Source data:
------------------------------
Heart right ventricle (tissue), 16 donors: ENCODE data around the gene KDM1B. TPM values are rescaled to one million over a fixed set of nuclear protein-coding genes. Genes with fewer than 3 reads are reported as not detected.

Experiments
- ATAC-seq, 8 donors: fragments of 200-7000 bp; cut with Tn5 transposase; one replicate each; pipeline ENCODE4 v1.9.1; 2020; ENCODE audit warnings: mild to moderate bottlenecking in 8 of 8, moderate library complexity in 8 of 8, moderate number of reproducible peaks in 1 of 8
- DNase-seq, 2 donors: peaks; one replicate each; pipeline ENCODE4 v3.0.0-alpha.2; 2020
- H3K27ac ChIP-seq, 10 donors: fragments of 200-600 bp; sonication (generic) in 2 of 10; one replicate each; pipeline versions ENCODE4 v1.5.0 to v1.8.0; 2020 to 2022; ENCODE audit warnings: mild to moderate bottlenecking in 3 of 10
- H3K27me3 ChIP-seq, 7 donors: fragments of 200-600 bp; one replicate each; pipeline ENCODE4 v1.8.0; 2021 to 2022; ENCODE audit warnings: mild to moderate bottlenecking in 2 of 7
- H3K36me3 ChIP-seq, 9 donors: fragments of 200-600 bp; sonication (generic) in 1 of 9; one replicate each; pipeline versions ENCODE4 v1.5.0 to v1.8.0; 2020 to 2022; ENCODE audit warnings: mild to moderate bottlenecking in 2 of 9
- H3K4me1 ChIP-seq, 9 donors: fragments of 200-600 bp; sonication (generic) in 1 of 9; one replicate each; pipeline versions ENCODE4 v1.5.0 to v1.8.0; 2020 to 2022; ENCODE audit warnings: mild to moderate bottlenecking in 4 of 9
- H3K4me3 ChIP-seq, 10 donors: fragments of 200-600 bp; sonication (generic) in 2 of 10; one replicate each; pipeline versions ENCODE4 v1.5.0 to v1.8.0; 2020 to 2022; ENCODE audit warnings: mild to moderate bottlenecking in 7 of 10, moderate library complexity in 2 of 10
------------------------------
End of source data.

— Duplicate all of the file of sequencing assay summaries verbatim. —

Heart right ventricle (tissue), 16 donors: ENCODE data around the gene KDM1B. TPM values are rescaled to one million over a fixed set of nuclear protein-coding genes. Genes with fewer than 3 reads are reported as not detected.

Experiments
- ATAC-seq, 8 donors: fragments of 200-7000 bp; cut with Tn5 transposase; one replicate each; pipeline ENCODE4 v1.9.1; 2020; ENCODE audit warnings: mild to moderate bottlenecking in 8 of 8, moderate library complexity in 8 of 8, moderate number of reproducible peaks in 1 of 8
- DNase-seq, 2 donors: peaks; one replicate each; pipeline ENCODE4 v3.0.0-alpha.2; 2020
- H3K27ac ChIP-seq, 10 donors: fragments of 200-600 bp; sonication (generic) in 2 of 10; one replicate each; pipeline versions ENCODE4 v1.5.0 to v1.8.0; 2020 to 2022; ENCODE audit warnings: mild to moderate bottlenecking in 3 of 10
- H3K27me3 ChIP-seq, 7 donors: fragments of 200-600 bp; one replicate each; pipeline ENCODE4 v1.8.0; 2021 to 2022; ENCODE audit warnings: mild to moderate bottlenecking in 2 of 7
- H3K36me3 ChIP-seq, 9 donors: fragments of 200-600 bp; sonication (generic) in 1 of 9; one replicate each; pipeline versions ENCODE4 v1.5.0 to v1.8.0; 2020 to 2022; ENCODE audit warnings: mild to moderate bottlenecking in 2 of 9
- H3K4me1 ChIP-seq, 9 donors: fragments of 200-600 bp; sonication (generic) in 1 of 9; one replicate each; pipeline versions ENCODE4 v1.5.0 to v1.8.0; 2020 to 2022; ENCODE audit warnings: mild to moderate bottlenecking in 4 of 9
- H3K4me3 ChIP-seq, 10 donors: fragments of 200-600 bp; sonication (generic) in 2 of 10; one replicate each; pipeline versions ENCODE4 v1.5.0 to v1.8.0; 2020 to 2022; ENCODE audit warnings: mild to moderate bottlenecking in 7 of 10, moderate library complexity in 2 of 10